I have always commented in my inspection reports on the termination of upper roof drains at lower roof surfaces. The theory is that directing a heavy flow of water in a concentrated area will produce more wear than the rest of the roof will see.
This is in fact what will happen.
The fast moving water will not only wear the roof faster, but as the roof granules go away it leaves the asphalt more vulnerable to exposure to the sun. The sun further hastens the localized damage. The areas tend to stay wet longer too. This promotes the growth of moss which further damages the surface.
Because the vast majority of roofs are black, or very dark in color, this granular loss does not show up very well. It might even go un-noticed by the inspector--especially if the roof is wet. It is better to assume there is granular loss and then look very closely. This condition certainly cannot be seen from the ground.
At a recent inspection the roof was light in color and I got a picture of a great example of what can happen to a roof in 10 years. The “black” area (that “looks” wet) is where there are NO granules left.
The solution is to extend the downspouts across the roof to the lower gutter.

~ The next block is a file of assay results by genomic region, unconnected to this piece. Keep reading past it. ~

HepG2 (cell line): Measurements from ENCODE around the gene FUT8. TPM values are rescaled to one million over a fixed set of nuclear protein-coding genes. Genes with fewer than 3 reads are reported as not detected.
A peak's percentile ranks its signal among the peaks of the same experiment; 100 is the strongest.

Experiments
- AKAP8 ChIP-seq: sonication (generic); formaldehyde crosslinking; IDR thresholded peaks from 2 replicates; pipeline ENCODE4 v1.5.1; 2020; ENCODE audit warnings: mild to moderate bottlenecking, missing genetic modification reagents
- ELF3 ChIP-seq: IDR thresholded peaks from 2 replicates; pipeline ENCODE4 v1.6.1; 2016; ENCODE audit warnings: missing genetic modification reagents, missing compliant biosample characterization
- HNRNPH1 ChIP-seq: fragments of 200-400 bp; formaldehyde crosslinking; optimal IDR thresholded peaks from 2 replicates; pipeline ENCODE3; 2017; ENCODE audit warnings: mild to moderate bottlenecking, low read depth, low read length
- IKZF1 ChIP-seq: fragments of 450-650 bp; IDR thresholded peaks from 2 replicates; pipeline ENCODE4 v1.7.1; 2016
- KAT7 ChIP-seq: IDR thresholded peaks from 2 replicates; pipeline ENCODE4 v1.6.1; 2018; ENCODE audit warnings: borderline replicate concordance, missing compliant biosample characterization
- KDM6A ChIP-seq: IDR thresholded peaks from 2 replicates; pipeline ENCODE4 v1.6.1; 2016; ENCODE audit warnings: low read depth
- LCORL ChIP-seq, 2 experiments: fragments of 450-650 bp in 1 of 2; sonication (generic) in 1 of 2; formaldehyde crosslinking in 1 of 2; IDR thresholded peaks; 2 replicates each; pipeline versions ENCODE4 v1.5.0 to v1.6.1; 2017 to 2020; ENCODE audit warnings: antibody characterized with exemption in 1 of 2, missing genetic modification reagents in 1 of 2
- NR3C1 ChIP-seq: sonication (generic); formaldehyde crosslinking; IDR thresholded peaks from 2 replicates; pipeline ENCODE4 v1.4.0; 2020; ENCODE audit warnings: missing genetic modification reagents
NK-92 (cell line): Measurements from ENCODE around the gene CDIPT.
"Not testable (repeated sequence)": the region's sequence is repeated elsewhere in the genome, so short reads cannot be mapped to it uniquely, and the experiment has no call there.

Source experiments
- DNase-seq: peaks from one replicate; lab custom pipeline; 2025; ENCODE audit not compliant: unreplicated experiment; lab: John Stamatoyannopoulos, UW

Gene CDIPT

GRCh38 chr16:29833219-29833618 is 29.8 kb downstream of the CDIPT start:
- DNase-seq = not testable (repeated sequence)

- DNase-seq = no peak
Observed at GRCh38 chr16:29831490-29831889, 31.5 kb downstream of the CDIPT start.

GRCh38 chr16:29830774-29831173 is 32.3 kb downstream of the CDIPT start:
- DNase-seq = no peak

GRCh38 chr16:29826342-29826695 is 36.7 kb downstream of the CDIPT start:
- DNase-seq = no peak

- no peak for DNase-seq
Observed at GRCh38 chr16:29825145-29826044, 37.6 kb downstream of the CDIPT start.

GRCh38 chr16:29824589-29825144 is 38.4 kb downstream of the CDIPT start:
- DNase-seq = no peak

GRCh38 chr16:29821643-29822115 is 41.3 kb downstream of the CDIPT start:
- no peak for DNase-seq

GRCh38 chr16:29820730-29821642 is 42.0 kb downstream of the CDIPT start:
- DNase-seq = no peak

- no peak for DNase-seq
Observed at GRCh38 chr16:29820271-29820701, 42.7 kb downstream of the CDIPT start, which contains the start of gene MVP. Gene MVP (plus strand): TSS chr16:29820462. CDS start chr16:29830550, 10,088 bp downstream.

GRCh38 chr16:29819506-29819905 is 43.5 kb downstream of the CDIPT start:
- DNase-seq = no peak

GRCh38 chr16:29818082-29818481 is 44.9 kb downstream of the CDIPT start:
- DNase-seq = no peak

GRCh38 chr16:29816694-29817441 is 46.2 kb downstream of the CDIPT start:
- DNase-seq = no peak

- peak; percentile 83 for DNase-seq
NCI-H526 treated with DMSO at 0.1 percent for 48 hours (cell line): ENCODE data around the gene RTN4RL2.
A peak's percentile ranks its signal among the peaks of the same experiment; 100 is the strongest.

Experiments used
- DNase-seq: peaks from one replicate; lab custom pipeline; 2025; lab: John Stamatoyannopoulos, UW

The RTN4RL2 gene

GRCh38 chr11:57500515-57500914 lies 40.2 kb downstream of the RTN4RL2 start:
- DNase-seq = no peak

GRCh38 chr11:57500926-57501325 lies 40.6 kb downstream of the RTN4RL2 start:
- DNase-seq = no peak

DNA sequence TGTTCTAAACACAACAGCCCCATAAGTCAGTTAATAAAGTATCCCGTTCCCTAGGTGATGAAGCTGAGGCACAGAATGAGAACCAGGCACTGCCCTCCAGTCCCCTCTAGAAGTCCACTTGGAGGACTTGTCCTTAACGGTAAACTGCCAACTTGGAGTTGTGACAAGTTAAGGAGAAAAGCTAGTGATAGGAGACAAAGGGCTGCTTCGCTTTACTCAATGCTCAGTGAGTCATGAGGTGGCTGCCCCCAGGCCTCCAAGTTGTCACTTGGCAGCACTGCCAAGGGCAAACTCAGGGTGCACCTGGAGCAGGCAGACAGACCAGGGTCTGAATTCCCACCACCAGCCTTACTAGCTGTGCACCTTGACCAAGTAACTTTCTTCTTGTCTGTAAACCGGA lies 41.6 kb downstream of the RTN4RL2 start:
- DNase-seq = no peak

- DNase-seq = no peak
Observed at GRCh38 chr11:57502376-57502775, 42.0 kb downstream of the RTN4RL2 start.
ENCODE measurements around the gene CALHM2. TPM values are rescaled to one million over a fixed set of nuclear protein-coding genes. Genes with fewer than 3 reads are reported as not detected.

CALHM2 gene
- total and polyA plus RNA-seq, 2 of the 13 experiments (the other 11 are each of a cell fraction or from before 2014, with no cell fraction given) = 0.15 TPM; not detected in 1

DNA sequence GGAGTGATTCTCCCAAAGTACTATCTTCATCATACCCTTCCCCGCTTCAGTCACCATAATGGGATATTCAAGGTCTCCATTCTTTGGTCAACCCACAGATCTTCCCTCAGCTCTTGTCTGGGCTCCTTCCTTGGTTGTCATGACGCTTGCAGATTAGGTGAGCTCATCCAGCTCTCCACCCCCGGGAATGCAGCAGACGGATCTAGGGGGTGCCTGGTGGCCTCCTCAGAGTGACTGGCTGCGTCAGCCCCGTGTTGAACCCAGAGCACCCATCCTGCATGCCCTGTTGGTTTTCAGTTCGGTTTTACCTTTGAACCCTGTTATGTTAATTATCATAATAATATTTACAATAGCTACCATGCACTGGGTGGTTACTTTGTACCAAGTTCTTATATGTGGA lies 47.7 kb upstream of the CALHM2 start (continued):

Some people would rather see the roof destroyed than have the look of the downspouts crossing the roof. However, if the section that crosses the roof is changed to a color of pipe similar to the roof covering they will be barely noticeable.
Another solution that I like a lot is to install a tray across the roof to carry the water to the lower gutter.
They look pretty good and don’t clog up.
This roof will now need to be repaired—well before its 25 to 30 year life expectancy.
Charles Buell, Real Estate Inspections in Seattle
* * * * * * * * * * * * * * * * * * * * * * * * *
PS, for those of you that are new to my blog (or for some other "unexplained" reason have never noticed)all pictures and smiley-face inserts (emoticons) (when I use them) have messages that show up when you point at them with your cursor.
WA State, Home Inspector Advisory Licensing Board